What would you say has been the most significant event in human history?
I was speaking at a conference for Christian teachers recently, and one teacher shared how at the start of each year, her school does a short survey of their year 8 students.
The purpose of the survey is to gain an understanding of that particular group of students: what’s important to them, and what their hopes and dreams are for the future.
In the 9 years the school has been doing this, they have noticed an interesting trend. One of the questions they ask is: ‘In your opinion, what has been the most significant event in human history?’
In the first few years of the survey, a small amount of students responded with: ‘The day I was born’. However, its now at the point where over the last 2 years, the vast majority of students respond with that answer.
For a 13 or 14 year old to believe that the most significant event in human history is not the invention of the printing press, or the end of one of the world wars, or the birth or resurrection of Christ, or even the invention of the internet, but the day they were born, gives an insight into how many young people interpret their world – and scripture.
When it comes to a young person engaging with the bible, how does this ‘me centered’ approach show itself?
It’s the difference between having a transactional and a transformational approach to faith and the bible.
I met Rob at a youth event I spoke at a few years ago, and he shared how in his early teens he had made a public decision to give his heart to God. He recalled the youth night where an alter call had been given, and the speaker gave a simple invitation, to ‘give your heart to God, and receive all the amazing plans God has in store for you’. So he responded to that invitation, with the hope and expectation that in return for giving his life to him, God would in turn do ‘amazing things in his life’. He really wanted God to fix his parent’s divorce, and his Grandpas battle with cancer.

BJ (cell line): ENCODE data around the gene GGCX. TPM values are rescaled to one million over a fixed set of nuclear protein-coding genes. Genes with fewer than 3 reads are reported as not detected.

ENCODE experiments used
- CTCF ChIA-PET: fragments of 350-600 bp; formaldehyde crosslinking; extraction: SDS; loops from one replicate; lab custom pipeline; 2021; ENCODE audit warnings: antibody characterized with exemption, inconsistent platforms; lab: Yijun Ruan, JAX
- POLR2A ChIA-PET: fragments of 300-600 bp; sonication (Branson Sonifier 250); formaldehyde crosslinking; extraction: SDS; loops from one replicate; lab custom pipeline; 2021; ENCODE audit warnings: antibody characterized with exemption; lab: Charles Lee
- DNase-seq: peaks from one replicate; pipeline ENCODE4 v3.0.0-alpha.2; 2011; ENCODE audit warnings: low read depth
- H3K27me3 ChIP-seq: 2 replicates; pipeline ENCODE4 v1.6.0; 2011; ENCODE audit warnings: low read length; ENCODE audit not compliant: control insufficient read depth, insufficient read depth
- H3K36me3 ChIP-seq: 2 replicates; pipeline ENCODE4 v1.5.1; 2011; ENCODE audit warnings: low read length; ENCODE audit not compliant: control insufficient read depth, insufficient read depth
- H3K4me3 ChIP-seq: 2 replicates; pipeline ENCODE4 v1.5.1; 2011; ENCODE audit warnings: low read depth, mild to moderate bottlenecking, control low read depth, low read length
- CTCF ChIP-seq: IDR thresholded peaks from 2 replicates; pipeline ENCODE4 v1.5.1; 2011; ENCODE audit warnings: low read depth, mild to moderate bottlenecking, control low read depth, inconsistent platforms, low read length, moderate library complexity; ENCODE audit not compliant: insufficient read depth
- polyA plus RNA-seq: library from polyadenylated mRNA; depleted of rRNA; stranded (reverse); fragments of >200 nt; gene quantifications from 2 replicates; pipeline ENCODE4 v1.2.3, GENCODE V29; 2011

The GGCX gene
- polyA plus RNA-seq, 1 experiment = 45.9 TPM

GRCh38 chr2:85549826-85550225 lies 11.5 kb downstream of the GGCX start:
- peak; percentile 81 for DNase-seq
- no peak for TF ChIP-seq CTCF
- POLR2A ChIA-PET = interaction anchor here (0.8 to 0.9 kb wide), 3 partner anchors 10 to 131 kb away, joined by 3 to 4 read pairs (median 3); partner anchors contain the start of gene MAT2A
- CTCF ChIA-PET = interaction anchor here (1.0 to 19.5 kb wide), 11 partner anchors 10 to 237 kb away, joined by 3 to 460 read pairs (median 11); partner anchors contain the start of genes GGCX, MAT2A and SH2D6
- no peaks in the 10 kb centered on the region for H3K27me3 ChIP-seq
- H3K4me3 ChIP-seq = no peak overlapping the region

His parent’s divorce got really messy, and his Grandpa died shortly after Rob gave his life to God. He felt ripped off by God. In his words he felt that ‘I did my part of the deal, but God didn’t do his’. So he abandoned his faith.
My heart went out to Rob. I talked with him about the difference between a transactional approach to faith, and a transformational approach. When we come to faith, our situations and circumstances may not change. Scripture never promises that God will ‘fix’ things for us – in fact Jesus spoke openly to his disciples about the struggles they would face, and the need to ‘take up your cross and follow me’. I shared of how God promises to transform us from the inside – but not necessarily transform our situations. I shared the story of the Apostle Paul, and some of the hardships and suffering he went through, and his encouragement to be ‘transformed by the renewing of your mind’, in Romans 12 verse 3. It was that transformation that enabled Paul to come through his hardships, and in turn teach and support others.
When we invite a young person to faith, what are we inviting them ‘into’? A transactional faith, or a transformational faith?
When we open scripture with them, are we encouraging them to see how and where they fit into Gods big story, and of the part they have to play in God’s plan to ‘make all things right’?
The bible is the story of Gods unfolding plan for His creation, and each of us fit into that. It’s when we grasp that, understand that, and live our lives in that knowledge that we are transformed.